March 19, 2011 |
Entering the Downtown Independent near Little Tokyo on Thursday for the National Theatre Live's broadcast of director Danny Boyle's stage production of "Frankenstein," I found it impossible to leave behind the unfolding series of catastrophes in Japan that has the world collectively holding its breath. The current crisis follows us everywhere. With the hard-to-fathom images of flattened towns, the protracted suspense over radiation levels and the frustration of not being able to do more than donate to relief organizations, it's no wonder there's a growing hunger for deeper reflection on this multipronged calamity, in which natural disasters have set off an unnatural one. Journalism bombards us with passing information; artists call our attention to enduring truths.
CALIFORNIA | LOCAL
December 1, 1992
Simple economics tells us that if you spend more than you receive, you will have problems, and if you keep spending more than you receive, the problems will be exacerbated. The solution to these problems cannot be more of the same. It's this line of thought that produces status barriers, making us look at one another with envy, coveting what our neighbor has, rather than making us realize that we all have the same opportunities our neighbor does. If we (the "poor" and "middle class")
March 10, 1999
INVESTMENT Author Harry S. Dent discusses investment strategies. Tonight. The Olympic Collection, L.A. (310) 789-5528. WORKSHOP Join Jerome Cleary's comedy class at Artists Studio in West Hollywood, Sunday, Tuesday through Thursday. (310) 364-4500. TOUR The Venice Historical Society conducts a Historic Walking Tour Saturday, beginning at the Venice Canals. (310) 676-0020. DESIGN Expert Carol Assa discusses feng shui and the natural order of things. Thursday, Borders Books, Torrance.
October 24, 1991 |
The biggest monkey in show business finally got the respect he deserves. When the Library of Congress announced its short list of films slated for preservation last month, there he was, among the chosen few. "King Kong," that oversized ape with a yen for small women, was now officially a classic. Of course, the 1933 movie, which screens Sunday at the Severin Wunderman Museum in an ironic and appropriate double bill with Jean Cocteau's "Beauty and the Beast," has always been a favorite.
September 28, 2010 |
Wolves, as you have undoubtedly heard, are once again thriving in Yellowstone. The 66 trapped in Canada and released in Yellowstone and the Idaho wilderness in 1995-96 have generated more than 1,700 wolves. To the delight of scientists and tourists — and the dismay of many ranchers — more than 200 wolf packs exist in the area today. Courts and government agencies are still sorting out how the wolves should be managed. But one thing is abundantly clear: The reintroduction has succeeded in ways that extend far beyond the health of the wolves themselves.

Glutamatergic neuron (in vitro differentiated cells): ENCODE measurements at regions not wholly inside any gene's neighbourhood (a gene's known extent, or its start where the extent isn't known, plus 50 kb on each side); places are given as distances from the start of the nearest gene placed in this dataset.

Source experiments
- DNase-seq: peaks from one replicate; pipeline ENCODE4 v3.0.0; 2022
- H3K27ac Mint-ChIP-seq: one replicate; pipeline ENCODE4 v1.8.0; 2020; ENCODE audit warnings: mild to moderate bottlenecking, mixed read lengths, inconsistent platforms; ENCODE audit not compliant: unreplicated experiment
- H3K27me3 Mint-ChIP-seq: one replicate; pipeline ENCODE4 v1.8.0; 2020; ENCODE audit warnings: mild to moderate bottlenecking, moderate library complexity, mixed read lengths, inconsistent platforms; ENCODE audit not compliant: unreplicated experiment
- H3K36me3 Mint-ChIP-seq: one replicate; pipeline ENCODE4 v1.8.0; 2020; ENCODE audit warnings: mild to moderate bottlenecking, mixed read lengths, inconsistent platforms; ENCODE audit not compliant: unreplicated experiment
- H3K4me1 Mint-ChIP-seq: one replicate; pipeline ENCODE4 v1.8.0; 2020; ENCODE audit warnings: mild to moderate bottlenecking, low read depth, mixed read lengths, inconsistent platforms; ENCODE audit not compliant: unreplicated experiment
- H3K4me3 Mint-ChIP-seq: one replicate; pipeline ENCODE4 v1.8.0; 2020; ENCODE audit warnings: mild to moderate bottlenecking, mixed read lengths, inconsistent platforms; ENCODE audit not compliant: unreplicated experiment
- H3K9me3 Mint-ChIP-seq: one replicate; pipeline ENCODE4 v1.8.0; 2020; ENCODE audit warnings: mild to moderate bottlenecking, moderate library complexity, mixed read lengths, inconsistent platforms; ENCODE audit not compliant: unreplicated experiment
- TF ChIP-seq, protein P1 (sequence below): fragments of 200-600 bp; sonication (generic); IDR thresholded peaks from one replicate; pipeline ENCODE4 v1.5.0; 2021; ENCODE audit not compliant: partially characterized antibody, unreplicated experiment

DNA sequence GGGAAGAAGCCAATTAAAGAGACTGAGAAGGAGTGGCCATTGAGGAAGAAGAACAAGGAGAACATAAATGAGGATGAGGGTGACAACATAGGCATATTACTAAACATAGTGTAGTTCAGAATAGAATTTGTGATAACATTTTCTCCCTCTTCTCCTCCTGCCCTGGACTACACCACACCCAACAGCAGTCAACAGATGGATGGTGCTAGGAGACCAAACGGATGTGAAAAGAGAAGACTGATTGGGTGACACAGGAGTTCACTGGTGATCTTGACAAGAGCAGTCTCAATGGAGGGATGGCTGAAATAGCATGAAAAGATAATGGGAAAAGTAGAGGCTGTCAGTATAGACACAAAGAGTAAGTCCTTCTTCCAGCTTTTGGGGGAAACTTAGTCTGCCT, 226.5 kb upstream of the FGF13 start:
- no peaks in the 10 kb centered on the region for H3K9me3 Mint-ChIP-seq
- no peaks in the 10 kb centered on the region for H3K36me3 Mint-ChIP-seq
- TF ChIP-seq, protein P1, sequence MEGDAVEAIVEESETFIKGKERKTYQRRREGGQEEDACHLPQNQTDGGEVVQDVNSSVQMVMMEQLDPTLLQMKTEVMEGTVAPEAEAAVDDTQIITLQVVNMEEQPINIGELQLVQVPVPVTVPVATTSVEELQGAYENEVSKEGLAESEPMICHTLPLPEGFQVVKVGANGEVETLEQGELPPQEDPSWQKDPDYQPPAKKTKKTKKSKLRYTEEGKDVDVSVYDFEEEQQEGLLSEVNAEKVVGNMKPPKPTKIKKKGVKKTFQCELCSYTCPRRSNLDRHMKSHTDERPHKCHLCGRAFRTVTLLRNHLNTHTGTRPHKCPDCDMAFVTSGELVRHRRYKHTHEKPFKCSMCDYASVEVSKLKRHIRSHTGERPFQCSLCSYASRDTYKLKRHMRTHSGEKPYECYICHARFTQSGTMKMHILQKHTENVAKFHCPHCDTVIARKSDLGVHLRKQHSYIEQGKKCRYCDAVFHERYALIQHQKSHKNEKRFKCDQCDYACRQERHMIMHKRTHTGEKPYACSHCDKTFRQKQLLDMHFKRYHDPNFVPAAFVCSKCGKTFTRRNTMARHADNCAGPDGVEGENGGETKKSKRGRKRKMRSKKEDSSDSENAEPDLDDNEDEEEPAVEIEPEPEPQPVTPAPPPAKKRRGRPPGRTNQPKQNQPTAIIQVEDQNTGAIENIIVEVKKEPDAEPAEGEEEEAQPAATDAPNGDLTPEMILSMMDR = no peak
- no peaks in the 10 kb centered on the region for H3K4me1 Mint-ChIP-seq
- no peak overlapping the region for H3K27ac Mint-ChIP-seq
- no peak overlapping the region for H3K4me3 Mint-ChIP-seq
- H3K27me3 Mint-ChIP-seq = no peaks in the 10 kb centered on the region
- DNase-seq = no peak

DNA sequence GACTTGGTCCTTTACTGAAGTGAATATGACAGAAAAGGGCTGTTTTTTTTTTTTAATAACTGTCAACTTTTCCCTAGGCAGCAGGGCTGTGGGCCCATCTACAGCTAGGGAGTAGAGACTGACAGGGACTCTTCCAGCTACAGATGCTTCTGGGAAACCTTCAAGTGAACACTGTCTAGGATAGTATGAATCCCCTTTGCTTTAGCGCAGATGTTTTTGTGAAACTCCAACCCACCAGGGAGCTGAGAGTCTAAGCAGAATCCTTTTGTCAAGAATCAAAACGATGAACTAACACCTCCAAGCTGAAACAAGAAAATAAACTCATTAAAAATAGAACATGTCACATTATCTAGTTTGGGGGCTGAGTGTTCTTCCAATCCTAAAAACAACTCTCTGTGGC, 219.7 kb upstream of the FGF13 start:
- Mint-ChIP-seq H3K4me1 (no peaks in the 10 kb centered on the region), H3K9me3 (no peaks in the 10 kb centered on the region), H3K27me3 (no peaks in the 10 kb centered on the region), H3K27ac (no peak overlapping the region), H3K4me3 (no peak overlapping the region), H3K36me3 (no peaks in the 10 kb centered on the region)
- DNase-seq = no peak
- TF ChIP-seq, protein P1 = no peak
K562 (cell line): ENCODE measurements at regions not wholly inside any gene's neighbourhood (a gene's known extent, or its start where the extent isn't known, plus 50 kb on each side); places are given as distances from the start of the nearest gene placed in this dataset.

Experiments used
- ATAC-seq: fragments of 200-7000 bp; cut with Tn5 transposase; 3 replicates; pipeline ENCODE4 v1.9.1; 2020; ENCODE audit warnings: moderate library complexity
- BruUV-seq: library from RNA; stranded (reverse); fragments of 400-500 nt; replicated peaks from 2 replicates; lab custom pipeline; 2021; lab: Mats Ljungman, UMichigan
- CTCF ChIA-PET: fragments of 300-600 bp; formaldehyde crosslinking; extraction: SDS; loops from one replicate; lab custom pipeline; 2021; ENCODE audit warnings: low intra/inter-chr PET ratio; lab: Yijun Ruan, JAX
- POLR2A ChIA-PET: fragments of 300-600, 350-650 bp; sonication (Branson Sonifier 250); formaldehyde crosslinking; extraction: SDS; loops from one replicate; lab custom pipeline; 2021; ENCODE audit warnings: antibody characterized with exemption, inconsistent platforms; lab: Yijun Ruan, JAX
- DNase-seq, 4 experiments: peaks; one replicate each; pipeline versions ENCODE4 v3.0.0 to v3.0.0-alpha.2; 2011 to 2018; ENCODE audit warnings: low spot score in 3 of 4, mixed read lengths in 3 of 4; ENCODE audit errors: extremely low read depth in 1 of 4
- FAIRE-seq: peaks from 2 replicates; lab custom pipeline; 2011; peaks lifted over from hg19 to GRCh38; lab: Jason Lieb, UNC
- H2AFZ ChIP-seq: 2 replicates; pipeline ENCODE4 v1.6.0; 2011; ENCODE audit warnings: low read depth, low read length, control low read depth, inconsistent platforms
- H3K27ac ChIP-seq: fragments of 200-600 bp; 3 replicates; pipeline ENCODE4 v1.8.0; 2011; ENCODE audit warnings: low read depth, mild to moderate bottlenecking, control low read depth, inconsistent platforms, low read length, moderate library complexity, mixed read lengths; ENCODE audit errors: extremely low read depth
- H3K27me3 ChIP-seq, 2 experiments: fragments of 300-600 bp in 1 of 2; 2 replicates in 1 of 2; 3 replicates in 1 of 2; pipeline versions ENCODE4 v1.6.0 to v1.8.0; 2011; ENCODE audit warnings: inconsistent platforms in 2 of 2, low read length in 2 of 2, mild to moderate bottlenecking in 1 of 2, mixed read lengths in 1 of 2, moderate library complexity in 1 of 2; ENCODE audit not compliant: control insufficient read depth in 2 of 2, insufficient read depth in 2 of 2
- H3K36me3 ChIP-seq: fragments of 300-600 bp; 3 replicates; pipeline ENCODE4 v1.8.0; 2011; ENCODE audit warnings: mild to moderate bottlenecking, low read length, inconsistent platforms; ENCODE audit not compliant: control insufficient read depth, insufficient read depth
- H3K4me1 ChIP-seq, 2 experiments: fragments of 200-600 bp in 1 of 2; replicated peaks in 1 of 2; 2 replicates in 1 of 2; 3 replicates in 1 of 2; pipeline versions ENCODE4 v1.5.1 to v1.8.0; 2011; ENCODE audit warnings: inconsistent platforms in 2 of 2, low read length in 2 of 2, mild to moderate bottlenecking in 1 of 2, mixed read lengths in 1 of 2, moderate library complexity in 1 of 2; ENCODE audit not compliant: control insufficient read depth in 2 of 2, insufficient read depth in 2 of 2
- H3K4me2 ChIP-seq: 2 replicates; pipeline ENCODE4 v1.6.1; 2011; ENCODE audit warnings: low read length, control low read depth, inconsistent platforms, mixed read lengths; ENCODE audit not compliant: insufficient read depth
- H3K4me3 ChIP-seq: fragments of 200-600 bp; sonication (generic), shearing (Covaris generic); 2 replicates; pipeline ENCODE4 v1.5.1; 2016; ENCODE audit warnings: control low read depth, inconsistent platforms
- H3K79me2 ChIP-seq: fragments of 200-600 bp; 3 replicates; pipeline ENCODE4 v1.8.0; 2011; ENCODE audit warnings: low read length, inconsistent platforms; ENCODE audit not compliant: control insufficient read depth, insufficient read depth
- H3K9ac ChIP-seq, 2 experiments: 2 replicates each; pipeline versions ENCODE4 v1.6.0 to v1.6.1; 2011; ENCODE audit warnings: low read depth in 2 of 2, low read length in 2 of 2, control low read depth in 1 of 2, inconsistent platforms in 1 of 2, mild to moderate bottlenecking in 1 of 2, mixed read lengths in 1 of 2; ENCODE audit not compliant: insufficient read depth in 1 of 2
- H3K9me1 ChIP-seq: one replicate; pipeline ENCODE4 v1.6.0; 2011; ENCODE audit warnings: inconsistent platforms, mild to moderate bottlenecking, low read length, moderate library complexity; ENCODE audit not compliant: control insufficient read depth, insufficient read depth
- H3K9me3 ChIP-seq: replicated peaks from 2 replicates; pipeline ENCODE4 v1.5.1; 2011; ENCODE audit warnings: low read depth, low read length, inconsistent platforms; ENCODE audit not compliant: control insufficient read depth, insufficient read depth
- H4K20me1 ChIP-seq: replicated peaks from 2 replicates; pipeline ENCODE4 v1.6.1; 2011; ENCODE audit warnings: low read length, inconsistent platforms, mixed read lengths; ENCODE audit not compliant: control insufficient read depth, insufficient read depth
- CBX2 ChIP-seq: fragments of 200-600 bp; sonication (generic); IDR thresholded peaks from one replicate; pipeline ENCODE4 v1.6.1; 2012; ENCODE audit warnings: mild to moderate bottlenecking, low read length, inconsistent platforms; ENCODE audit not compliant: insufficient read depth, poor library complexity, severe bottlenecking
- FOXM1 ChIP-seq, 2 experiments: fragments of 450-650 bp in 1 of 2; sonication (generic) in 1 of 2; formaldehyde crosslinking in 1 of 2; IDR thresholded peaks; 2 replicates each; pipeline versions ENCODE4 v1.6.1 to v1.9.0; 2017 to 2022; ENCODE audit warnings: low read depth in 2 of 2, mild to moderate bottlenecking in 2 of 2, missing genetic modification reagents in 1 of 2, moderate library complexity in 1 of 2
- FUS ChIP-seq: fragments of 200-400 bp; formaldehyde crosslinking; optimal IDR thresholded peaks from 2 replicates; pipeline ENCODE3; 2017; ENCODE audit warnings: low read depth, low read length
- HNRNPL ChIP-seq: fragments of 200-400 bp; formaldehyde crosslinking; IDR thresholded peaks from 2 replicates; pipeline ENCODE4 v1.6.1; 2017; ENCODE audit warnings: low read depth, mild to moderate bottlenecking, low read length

CALIFORNIA | LOCAL
August 18, 1993 |
Students returning to Buena High School this fall will notice that a giant cover-up has taken place. Where once was a 5,000-square-foot mural of a beach scene is now a blank wall painted off-white. Running the length of the gym wall and towering over the main quad, the mural was a campus landmark for nearly a decade. But even though it was protected with anti-graffiti sealer used on New York subways, the mural fell victim to graffiti taggers and the elements.
May 5, 1990
Hats off to curator Norman Lloyd, whose intelligent curating would attempt to educate and revise the rigid images of a public that may in any event continue down the "heroic" road to cultural destitution. Board chairwoman Beverly Gunter's obtuse reading of the Lennon - Ono image is typical of those who reactively and unwisely attempt to remove from the public view anything that makes them uncomfortable or challenges their assumptions about the natural order of things. Lennon's respect for woman is profoundly heroic--that's what makes the photograph so extraordinary, and what makes him a hero.
April 29, 1988 |
Big skies, flat land and the theatrical effects of weather and time of day offer New Mexico-based painter Elen Feinberg ample room for variation. Her dry, careful technique cross-pollinates the 17th-Century Dutch trick of indicating distance with skinny bands of dark and light color and the 19th century's love of soul-inspiring atmospheric turbulence. In some scenes, Feinberg backs up to let the viewer see the ledges of the windows letting in these views.